Acclaimed illustrator Bernie Fuchs would have been 82 years old today. The artist only lived to be 76, but influenced mid-century illustration like few other artists have.
Fuchs was born in O’Fallon, Illinois, a city less than 30 minutes east of St. Louis. The artist would end up studying in St. Louis at Washington University’s art school. Fuchs had enjoyed drawing during his childhood. However, he only considered a career in art after an accident in a machine shop caused the loss of three fingers, which ended his pursuit of playing jazz on the trumpet.
Fuchs would end up being a force to be reckoned with in the art world. After graduating, he worked in Detroit and found work drawing cars for magazines and billboards. Fuchs found his own style in car illustration by showing the vehicles admist everyday people in everyday situations — not a glamorous couple just looking at a car. Sometimes, Fuchs even had people stand in front of the car, which up until then, was not done, since the car was supposed to be the main focus.
Fuchs’ unique perspective on illustration, plus his modern, impressionistic-inspired style, caught the attention of art directors. Fuchs ended up with the lucrative Seagram’s account in 1959, which had only recently been given to Austin Briggs. Briggs had finished his first painting for the client when he learned that Seagrams changed its mind and was giving the account to an unknown but talked-about new artist. Nevertheless, Fuchs and Briggs ended up being life-long friends.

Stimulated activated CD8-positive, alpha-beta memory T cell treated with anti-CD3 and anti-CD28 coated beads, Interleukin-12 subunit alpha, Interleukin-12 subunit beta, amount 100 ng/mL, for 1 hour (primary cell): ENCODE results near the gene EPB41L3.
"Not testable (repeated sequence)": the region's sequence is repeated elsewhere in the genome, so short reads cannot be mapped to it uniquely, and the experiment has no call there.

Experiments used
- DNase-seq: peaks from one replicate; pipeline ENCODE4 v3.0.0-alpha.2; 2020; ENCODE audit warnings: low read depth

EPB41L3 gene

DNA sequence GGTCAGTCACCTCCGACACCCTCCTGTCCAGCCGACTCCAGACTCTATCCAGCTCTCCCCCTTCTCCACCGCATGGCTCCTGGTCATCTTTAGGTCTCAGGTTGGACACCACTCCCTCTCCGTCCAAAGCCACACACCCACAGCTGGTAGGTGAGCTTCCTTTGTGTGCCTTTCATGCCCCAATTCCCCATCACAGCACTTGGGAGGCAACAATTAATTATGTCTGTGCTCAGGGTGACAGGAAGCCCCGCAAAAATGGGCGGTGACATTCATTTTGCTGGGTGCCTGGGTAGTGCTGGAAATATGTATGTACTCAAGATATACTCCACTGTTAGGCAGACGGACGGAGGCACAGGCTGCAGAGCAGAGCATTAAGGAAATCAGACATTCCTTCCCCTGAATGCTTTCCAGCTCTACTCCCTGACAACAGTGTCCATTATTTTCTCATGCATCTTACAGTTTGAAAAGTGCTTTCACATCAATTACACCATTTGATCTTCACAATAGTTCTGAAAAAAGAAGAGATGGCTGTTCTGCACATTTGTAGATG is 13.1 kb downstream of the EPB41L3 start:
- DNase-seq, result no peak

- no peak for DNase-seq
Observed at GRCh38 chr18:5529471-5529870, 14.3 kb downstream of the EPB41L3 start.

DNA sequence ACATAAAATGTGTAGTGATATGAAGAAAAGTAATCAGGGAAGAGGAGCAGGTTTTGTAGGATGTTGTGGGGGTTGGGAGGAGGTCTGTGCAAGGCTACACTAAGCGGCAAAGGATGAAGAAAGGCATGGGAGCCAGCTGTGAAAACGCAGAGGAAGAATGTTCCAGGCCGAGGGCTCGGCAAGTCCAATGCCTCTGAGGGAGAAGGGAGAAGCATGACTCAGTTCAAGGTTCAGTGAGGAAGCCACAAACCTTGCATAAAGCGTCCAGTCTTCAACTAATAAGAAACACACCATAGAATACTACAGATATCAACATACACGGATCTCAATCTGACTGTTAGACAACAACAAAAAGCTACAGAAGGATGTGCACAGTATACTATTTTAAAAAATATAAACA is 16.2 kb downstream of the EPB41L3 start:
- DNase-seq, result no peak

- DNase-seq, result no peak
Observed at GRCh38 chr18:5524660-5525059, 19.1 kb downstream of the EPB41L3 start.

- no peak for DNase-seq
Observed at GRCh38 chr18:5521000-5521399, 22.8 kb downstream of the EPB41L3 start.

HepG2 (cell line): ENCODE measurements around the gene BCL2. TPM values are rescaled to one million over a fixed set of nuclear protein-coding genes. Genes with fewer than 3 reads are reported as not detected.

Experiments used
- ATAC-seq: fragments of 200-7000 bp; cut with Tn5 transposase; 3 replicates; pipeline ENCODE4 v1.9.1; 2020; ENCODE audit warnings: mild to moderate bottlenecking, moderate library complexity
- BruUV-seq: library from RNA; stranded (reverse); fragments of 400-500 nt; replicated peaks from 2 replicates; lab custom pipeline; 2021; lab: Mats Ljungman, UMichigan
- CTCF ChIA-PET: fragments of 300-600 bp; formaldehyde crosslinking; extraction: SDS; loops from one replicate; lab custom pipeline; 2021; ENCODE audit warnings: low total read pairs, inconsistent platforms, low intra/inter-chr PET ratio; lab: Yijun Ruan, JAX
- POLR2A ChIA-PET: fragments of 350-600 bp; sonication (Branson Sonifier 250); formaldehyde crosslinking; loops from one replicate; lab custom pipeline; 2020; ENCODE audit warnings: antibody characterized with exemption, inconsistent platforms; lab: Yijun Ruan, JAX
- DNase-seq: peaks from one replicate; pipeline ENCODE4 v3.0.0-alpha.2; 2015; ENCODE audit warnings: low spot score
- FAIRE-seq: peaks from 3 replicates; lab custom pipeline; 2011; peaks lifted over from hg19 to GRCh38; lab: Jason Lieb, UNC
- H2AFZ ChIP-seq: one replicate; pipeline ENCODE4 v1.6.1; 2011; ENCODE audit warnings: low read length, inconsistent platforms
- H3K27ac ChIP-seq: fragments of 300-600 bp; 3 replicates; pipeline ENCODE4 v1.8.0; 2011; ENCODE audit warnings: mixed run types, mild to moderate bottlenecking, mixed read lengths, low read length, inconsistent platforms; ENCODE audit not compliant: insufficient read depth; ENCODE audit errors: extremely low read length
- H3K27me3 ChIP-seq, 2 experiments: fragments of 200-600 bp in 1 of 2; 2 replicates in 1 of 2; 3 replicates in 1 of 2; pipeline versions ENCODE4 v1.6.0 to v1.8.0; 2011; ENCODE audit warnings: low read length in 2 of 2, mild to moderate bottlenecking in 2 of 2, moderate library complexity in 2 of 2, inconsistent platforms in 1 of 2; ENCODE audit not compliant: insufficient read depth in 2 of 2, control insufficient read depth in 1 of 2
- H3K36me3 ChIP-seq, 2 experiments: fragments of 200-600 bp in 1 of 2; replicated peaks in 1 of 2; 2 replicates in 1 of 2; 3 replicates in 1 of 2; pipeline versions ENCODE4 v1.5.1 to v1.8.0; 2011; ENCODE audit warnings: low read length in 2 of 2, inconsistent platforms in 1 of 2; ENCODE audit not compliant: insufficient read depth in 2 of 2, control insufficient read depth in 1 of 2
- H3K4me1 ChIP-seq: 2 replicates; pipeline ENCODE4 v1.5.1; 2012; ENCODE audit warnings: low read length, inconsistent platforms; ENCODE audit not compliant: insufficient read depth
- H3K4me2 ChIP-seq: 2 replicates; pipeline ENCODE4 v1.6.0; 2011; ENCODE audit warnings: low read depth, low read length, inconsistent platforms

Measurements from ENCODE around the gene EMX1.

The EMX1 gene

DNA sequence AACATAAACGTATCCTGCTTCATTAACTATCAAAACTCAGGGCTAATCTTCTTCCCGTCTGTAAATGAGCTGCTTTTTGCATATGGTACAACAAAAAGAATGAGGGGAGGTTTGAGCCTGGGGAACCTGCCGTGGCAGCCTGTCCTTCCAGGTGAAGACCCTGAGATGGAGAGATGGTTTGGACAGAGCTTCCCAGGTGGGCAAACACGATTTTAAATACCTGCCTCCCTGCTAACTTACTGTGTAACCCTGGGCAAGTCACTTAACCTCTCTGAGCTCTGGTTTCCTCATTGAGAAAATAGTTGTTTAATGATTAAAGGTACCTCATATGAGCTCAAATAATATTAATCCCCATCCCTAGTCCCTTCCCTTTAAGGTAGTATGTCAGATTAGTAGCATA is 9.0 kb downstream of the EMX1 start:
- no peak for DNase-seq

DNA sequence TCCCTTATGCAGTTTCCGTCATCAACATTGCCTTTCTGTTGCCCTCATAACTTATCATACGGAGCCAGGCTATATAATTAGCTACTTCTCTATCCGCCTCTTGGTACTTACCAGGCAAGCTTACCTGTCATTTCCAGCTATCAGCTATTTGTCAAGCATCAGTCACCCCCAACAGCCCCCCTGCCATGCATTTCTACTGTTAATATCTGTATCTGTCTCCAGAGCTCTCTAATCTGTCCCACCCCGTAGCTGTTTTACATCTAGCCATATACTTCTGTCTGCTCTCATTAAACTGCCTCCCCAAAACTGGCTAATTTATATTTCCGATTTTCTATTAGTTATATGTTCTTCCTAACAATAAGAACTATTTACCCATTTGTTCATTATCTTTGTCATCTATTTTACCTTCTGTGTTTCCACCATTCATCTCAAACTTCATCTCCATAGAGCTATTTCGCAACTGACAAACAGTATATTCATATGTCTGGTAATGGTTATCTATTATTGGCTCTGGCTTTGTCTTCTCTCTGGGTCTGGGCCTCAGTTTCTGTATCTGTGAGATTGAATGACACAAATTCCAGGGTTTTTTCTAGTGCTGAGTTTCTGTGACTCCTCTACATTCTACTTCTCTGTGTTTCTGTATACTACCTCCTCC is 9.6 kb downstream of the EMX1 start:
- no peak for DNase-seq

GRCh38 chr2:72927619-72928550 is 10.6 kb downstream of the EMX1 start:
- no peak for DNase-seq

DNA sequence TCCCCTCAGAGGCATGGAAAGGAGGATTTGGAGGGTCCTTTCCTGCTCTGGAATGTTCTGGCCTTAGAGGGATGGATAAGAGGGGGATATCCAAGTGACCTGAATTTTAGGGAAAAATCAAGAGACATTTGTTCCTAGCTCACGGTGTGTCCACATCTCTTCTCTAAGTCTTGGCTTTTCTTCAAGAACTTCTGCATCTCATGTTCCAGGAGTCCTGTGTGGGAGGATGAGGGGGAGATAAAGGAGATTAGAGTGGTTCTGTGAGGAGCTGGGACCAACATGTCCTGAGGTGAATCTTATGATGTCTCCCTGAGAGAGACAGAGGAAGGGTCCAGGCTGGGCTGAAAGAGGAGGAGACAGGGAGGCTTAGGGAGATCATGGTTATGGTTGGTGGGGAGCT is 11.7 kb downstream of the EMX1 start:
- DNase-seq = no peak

At age 30, Fuchs was named the Artist Guild of New York’s Artist of the Year. He was also the youngest artist to be inducted to the Society of Illustrator’s Hall of Fame. The artist was also becoming one of the most imitated illustrators of his time, similar to the way Al Parker was always being copied. Fuchs’ art was also repeatedly selected by Society of Illustrators’ jurors as the best work of the year.
Fuchs illustrated for most of the major magazines, including Look, McCall’s, New Yorker, TV Guide, and Sports Illustrated. When Fuchs received his first Sports Illustrated assignment, he was told to make it different than his work for McCall’s. This caused the artist to develop new innovations and styles.
Fuchs typically photographed his subjects and then illustrated them in his studio. During his career he did actually meet President John F. Kennedy, Jackie Robinson, and Frank Sinatra.
He illustrated several pieces on Kennedy during the politican’s presidency and after his assassination.
Happy Birthday, Bernie Fuchs.
The images are from the Walt Reed Illustration Archive.
Informatation about the artist is from:
Apatoff, David. Bernie Fuchs. Illustration Art, March 20, 2009.
FAS Guiding Faculty: Bernard Fuchs. Famous Artist School, no date.
Peng, Leif. Bernie Fuchs: “more admired- and more imitated-than…any other current illustrator.” Today’s Inspiration, August 28, 2009.
Peng, Leif. More Summer Fun: Five Fuchs and a Fawcett. Today’s Inspiration, June 27, 2012.